Skip to main content

The Bowman

In the stillness of early morning, the bowman steps into the woods. It is still quite dark, so he eases along with what little moonlight is left shining through the open hardwoods. The morning is cold, and deathly silent. Rainfall from the day before has dampened the forest floor, which made for quiet going, as long as he doesn't make a misstep and break a dead branch, or crumble a rotting log under foot.

There is no need to hurry, just take a few steps, then wait a few minutes. Watching the dimly lit woods, listening for any sound that would mean something stirring in the dark brush beyond his sight.

As the first hint of daybreak outlined the ridge above him, the bowman hears the slight shuffling on the far side of the spring- fed branch to his left. He scans the trees, trying to get his eyes somewhat adjusted, looking for any horizontal line that would indicate the back of a whitetail deer, standing motionless in the thicket.

The bowman stands like a statue for what seems like an hour, and as the light floods through the forest floor, it occurs to him that he's seeing shadows, or a fallen tree, not a deer, or any other living thing.

As he takes a step in the other direction, chaos erupts from the thick timber beyond the branch, and the bowman watches a large buck crashing through the tangle of vines and thick saplings, up the hillside toward the ridge, white tail raised like a flag. The buck blows and grunts as he climbed the steep slope.
He watched the buck flee with a cheerful heart, as it did his soul good to witness the speed and agility of the fine animal.

All was quiet again, all except the purling of the branch, the songbirds' waking voices, and the fast beating of the bowman's heart.

Comments

  1. Sometimes, yes. "Let it be..." A good'n, Josh.

    ReplyDelete
    Replies
    1. Thank you Henry. Sometimes it's just about being there, taking part.

      Delete

Post a Comment

Popular posts from this blog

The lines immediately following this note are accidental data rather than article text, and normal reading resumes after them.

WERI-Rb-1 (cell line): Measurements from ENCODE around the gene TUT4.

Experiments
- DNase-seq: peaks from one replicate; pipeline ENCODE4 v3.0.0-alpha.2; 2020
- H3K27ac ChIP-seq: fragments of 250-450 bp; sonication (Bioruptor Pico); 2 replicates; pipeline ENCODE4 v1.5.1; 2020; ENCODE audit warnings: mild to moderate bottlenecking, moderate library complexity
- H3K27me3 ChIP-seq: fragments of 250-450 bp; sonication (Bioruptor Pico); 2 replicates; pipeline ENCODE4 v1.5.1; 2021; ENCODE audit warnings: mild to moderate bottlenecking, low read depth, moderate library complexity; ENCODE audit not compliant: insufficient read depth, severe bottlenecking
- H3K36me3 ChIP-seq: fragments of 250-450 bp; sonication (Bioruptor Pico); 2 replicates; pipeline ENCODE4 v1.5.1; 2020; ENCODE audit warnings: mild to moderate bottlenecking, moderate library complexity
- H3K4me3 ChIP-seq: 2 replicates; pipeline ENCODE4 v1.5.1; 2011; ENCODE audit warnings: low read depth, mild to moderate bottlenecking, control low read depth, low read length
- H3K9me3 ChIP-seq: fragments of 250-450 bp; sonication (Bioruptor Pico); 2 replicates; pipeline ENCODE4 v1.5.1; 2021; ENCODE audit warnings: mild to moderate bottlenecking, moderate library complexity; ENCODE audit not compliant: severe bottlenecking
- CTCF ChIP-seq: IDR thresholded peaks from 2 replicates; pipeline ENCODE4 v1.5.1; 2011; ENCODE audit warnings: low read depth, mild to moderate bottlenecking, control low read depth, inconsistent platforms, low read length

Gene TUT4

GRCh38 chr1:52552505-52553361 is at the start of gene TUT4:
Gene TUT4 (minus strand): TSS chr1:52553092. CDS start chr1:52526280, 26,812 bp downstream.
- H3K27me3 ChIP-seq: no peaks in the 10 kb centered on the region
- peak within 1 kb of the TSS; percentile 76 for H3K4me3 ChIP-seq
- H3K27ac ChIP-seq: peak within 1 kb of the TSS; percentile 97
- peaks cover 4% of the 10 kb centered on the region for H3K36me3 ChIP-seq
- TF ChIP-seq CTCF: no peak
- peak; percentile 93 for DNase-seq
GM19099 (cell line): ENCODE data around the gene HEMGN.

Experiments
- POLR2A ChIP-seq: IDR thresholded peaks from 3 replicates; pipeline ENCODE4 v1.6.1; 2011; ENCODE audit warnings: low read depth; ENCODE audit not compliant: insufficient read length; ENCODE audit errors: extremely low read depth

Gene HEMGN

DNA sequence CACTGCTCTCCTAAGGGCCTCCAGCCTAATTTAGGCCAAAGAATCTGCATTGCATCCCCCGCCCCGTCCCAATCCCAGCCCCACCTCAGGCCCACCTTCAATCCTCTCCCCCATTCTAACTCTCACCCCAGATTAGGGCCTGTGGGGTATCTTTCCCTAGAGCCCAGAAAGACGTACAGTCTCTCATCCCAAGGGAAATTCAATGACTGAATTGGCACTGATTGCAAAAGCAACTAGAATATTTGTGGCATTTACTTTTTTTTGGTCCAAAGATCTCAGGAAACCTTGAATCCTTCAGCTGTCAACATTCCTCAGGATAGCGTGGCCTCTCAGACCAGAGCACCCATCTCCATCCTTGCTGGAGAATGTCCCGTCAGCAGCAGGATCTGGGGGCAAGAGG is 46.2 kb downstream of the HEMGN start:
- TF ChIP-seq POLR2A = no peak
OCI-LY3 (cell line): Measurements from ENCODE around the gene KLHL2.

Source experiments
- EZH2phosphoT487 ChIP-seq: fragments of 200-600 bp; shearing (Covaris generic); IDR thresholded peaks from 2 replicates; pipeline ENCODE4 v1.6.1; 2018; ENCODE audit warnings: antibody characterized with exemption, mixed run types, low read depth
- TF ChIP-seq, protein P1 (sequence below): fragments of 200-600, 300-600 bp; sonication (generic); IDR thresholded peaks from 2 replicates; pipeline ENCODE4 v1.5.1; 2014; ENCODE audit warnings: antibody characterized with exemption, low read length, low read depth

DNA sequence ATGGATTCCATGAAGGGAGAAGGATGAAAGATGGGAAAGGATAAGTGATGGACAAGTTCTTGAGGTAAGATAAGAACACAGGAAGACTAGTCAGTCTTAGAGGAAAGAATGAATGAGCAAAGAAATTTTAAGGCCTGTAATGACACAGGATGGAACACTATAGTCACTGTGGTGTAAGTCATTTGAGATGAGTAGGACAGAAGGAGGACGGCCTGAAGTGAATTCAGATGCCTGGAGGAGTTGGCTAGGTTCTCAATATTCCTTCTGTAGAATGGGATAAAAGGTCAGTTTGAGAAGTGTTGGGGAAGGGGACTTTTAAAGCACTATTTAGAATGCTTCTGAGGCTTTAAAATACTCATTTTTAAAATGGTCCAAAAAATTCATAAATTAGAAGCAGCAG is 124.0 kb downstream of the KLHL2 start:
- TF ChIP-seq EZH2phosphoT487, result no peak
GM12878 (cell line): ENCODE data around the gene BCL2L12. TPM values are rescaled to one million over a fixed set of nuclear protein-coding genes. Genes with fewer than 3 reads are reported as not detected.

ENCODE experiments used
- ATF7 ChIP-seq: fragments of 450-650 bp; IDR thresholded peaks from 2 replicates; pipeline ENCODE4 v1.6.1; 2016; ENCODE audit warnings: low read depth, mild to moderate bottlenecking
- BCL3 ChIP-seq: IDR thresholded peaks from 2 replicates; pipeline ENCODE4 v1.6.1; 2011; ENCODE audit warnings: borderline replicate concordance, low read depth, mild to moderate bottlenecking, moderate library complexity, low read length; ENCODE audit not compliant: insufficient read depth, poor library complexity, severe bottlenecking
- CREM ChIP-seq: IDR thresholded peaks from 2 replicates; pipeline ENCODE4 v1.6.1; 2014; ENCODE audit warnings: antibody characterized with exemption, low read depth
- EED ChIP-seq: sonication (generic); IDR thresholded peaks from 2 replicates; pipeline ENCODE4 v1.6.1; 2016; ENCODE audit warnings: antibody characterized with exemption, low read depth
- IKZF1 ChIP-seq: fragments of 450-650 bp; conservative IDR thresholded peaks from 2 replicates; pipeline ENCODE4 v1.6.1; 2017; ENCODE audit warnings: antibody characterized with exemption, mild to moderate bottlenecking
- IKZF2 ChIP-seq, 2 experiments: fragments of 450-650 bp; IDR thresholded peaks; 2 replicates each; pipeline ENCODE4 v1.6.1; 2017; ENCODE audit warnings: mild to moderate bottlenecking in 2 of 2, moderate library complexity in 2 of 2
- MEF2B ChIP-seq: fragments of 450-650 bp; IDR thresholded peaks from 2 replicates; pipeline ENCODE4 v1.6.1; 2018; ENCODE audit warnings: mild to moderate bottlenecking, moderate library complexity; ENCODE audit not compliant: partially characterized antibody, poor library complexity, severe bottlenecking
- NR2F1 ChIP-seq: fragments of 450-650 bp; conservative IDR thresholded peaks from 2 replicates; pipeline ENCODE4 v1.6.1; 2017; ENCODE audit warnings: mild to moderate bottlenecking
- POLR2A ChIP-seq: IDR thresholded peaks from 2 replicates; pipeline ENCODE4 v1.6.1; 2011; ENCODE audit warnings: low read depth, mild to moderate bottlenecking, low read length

After Dark

I stayed up way too late last night. Chase called on his way home from work and told me that we were going catfishing. That's usually how things like this begin.

My brand new son- in- law Bryan was going too, although my daughter wasn't crazy about the idea. No worries though, she would stay at our house and await his return. She ended up asleep on my side of the bed until we got back. Apparently, their agreed upon curfew was 11:30, and he did his best to keep it despite Chase's nudging him to stay longer. My son has no concept of time when it comes to fish, whether they are biting or not.

So there we stood in the dark, on a bridge that crosses the Tyger  River. Every creature that flies or creepeth upon the ground was out. The noise from insects and frogs in the surrounding swamp was deafening. Chase was our catfish guide. He'd brought all the rods, bait and any tackle we might need. Chase's bait of choice was chunks of chicken breast marinated in his secret formu…

Her First One

There was a certain air of anticipation that morning as our guide, Captain Charles King, plied the waters beneath us for signs of schooling striped bass. We came to Santee Cooper Country to immerse ourselves in the sportsman's paradise, and explore all the area had to offer. As our boat cut across beautiful Lake Moultrie, the sun was breaking the eastern horizon with a warm, red glow, casting a soft, picturesque light on one of the most beautiful lakes in the South.

The South Carolina Outdoor Press Association (SCOPe) and members of the Georgia Outdoor Writers (GOA) had converged on the Santee Cooper lakes, as they held their annual fall conference at Black's Camp. As part of the group of  writers and photographers that were on the lake that particular morning. My wife, Melissa and I, along with Georgia outdoor writer, Polly Dean, were matched with an experienced guide, a man whose business is to know these waters and the popular game fish that thrive in great numbers there. Ch…

Passing On the Hunting Tradition

At ten years old, it was nearly impossible to sit still on the cold, hard ground beneath a huge pine tree, beside my dad as he scanned an old hayfield in search of deer. I was bundled up in his old camouflage coveralls—which were big enough to swallow me whole—and the boredom had started to set in by 9 am. I busied myself, playing with sticks and pinecones as I watched the occasional squirrel or songbird that would come to check us out from a safe distance. It was a cold December morning in Greenwood County, South Carolina, and despite the extra layer of clothing and my thermal underwear, I was shivering, hoping that soon my dad would give up and we would retreat to the comfort of the heated cab of his pick-up truck. I sat back against the tree and pulled my blaze orange stocking hat down over my ears, and drew my head inside of the coveralls to warm up. In just a moment, I was jolted by the thundering blast from my dad’s .58 caliber muzzleloader, and I popped my head out just in time…